3 Denmark leads in competitiveness indices. In the years 2006-7, Denmark was ranked third in the Global Competitive Index. See: The World Economic Forum.

4 In the years 1993-2005, the rate of unemployment in Denmark plunged from 13% to 5%. In 2005, the employment rate was the highest in the EU, reaching 76%. See: European Commission, Employment in Europe 2006, pg. 262

5 The EU has adopted the principles of the Flexicurity model as a strategic tool to enhance growth and employment, to reduce unemployment, and to encourage job creation. See: European Commission, Towards Common Principles of Flexicurity, 2007, pg.3

6 For example, governmental grants are given to firms that operate programs for professional training for workers. See: The Danish Government, Progress, Innovation and Cohesion - Strategy for Denmark in the Global Economy, 2006, pg. 18

7 See: Ministry of Education, Denmark's Strategy for Life Long Learning, 2007, pg.34.

8 The Danish government is taking several steps to increase the participation of lone mothers in the labor market: childcare support, protection from dismissal during maternity leave. For further information, see: Michael White, The Employment of Lone Mothers in Denmark and Great Britain, 2000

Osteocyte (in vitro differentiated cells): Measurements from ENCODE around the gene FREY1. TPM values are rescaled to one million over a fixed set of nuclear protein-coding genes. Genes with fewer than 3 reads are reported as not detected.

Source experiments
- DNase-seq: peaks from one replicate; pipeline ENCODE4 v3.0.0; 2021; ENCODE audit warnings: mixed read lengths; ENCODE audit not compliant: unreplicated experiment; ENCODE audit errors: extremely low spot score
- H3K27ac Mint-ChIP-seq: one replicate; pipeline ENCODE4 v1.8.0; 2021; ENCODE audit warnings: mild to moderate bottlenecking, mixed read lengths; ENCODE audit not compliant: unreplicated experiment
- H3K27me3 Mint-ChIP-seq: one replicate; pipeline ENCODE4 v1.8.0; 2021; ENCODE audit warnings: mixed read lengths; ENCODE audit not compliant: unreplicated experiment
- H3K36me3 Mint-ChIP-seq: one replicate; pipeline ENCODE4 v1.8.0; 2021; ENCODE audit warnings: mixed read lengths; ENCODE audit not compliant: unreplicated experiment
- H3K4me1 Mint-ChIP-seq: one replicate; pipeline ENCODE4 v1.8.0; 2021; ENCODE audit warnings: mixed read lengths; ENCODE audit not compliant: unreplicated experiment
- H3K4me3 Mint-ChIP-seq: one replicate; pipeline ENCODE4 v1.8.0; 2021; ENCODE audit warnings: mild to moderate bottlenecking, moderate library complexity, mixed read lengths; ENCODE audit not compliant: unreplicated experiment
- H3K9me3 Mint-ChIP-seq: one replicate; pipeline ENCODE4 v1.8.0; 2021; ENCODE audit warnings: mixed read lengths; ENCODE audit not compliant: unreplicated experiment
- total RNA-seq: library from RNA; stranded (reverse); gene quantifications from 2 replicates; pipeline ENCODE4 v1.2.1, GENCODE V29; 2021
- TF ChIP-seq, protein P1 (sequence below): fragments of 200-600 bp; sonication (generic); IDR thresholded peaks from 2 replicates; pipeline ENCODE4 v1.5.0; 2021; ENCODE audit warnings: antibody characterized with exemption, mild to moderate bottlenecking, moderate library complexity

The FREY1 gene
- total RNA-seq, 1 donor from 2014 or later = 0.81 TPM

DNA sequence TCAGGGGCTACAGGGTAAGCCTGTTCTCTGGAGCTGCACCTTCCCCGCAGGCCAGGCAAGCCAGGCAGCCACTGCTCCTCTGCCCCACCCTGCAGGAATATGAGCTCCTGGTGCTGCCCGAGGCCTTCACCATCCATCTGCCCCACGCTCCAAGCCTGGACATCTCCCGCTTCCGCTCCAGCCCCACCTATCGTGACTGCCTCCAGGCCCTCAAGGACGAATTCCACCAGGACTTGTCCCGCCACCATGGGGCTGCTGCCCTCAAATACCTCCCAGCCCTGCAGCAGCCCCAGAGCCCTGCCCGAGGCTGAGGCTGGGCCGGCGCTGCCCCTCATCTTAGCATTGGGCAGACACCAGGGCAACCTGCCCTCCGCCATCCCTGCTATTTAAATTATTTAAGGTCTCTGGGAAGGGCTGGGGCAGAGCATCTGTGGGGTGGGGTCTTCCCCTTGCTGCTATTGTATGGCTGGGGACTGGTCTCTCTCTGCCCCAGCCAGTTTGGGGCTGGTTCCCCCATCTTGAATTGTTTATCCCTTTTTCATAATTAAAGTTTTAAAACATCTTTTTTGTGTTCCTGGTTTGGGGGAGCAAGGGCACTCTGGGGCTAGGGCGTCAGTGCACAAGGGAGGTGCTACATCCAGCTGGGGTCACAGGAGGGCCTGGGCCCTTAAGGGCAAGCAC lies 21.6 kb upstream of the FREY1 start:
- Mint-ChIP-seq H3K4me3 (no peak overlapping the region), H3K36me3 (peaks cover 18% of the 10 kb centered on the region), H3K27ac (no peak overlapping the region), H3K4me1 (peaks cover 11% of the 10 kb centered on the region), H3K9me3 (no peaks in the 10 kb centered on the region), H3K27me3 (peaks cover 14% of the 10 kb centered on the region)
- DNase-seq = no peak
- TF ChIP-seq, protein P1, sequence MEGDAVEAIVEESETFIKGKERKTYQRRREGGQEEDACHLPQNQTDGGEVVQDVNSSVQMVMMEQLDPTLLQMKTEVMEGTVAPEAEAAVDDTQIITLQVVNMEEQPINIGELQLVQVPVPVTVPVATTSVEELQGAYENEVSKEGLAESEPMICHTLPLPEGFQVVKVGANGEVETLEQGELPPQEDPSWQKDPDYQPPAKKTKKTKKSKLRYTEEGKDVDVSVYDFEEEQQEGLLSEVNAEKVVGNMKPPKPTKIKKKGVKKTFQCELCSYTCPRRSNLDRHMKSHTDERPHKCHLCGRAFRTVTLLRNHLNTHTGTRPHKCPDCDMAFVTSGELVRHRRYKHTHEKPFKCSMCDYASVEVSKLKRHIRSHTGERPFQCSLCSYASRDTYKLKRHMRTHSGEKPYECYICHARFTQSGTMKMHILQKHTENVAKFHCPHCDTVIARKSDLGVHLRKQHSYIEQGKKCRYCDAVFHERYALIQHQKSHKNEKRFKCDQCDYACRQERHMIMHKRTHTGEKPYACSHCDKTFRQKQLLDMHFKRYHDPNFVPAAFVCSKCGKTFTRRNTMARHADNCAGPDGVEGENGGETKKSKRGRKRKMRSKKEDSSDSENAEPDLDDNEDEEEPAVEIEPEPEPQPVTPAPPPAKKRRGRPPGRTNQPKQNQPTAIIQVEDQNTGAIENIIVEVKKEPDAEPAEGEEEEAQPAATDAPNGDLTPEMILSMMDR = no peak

9 For example, see: T. M. Andersen and M. Svarer, Flexicurity-Labour Market Performance in Denmark, 2007.

10 Pol Nyrup Rasmussen, the former Danish Prime Minister, argues that the Flexicurity model is based both on rights and duties. "People have the right to education and social protection and a duty to work and contribute to society." See: 2007 The Danish Model of "Flexicurity" P. N. Rasmussen,

11 See: T. M. Andersen and M. Svarer, Flexicurity-Labour Market Performance in Denmark, 2007

12 The Danish government operates secure transition schemes agencies to reduce the risks and costs of job transitions. See: European Commission, Towards Common Principles of Flexicurity, 2007, pg.26

13 The Danish labor market has always been characterized by high flexibility. Additionally, since the 1960's a social-democratic welfare state has existed. See: T. Bredgaard, The Flexible Danish Labour Market - A Review, pg. 24. 2005.

14 The proportion of the working poor in Denmark is one of the lowest in Europe: See (In Hebrew): Tzvi Zusman. Devaluation of wages; Israel 1989-2002.p. 3.

15 Denmark spent 4.4% of its GDP in 2004 on labor market policies, the highest in Europe. See: European Commission, Employment in Europe 2006, pg. 14

16 For more information on the index, see: European Commission, Towards Common Principles of Flexicurity, 2007, pg.39